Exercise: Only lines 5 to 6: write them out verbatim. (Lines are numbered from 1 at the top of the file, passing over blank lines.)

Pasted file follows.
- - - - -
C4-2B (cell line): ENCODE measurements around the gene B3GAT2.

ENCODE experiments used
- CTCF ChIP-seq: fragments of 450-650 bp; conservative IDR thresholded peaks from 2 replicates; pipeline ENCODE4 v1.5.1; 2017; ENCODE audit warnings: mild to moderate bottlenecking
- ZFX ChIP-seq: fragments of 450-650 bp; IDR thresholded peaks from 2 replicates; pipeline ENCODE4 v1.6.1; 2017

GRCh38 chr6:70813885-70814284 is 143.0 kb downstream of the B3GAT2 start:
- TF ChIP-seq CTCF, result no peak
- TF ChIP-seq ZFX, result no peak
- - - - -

GRCh38 chr6:70813885-70814284 is 143.0 kb downstream of the B3GAT2 start:
- TF ChIP-seq CTCF, result no peak